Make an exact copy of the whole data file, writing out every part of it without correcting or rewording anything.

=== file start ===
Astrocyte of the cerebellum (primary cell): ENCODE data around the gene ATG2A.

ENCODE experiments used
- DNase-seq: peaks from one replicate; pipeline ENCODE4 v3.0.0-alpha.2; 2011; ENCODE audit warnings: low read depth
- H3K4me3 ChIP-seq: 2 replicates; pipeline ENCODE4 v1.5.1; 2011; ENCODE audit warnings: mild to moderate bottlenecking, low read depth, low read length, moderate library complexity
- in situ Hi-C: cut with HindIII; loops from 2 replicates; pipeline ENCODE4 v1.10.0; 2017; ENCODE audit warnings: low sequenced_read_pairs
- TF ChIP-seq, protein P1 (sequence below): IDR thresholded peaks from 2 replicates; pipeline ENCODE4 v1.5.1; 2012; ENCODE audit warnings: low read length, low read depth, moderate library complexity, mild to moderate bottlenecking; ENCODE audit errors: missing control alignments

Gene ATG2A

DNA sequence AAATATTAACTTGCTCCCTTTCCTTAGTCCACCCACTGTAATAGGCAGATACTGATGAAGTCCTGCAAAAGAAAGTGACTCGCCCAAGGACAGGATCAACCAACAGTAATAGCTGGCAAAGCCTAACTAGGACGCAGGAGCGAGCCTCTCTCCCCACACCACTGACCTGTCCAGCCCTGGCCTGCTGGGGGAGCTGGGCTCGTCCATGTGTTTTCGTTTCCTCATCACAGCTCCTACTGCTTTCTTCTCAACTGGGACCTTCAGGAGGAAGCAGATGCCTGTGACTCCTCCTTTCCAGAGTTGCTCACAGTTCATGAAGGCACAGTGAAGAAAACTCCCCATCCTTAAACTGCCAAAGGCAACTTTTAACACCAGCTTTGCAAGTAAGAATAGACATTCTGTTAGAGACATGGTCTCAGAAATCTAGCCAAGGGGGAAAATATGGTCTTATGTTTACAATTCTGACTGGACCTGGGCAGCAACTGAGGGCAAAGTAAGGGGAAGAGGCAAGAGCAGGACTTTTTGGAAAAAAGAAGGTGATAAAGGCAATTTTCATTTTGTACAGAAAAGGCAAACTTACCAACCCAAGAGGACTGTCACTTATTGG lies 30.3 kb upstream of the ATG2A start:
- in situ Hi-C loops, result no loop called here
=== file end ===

Astrocyte of the cerebellum (primary cell): ENCODE data around the gene ATG2A.

ENCODE experiments used
- DNase-seq: peaks from one replicate; pipeline ENCODE4 v3.0.0-alpha.2; 2011; ENCODE audit warnings: low read depth
- H3K4me3 ChIP-seq: 2 replicates; pipeline ENCODE4 v1.5.1; 2011; ENCODE audit warnings: mild to moderate bottlenecking, low read depth, low read length, moderate library complexity
- in situ Hi-C: cut with HindIII; loops from 2 replicates; pipeline ENCODE4 v1.10.0; 2017; ENCODE audit warnings: low sequenced_read_pairs
- TF ChIP-seq, protein P1 (sequence below): IDR thresholded peaks from 2 replicates; pipeline ENCODE4 v1.5.1; 2012; ENCODE audit warnings: low read length, low read depth, moderate library complexity, mild to moderate bottlenecking; ENCODE audit errors: missing control alignments

Gene ATG2A

DNA sequence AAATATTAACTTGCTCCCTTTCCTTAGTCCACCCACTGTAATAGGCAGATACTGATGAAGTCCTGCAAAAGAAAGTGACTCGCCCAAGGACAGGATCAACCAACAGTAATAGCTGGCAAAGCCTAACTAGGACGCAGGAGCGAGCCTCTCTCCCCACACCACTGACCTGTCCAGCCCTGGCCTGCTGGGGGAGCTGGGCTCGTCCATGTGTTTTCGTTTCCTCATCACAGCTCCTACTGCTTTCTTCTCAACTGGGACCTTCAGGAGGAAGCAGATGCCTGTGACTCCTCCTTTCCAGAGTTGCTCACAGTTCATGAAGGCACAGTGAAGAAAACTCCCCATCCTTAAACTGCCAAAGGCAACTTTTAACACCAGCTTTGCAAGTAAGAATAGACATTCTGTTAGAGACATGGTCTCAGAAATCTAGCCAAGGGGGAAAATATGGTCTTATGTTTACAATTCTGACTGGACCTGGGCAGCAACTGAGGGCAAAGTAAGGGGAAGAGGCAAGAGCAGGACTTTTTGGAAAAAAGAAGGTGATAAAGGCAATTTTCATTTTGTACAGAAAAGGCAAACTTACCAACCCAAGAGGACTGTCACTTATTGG lies 30.3 kb upstream of the ATG2A start:
- in situ Hi-C loops, result no loop called here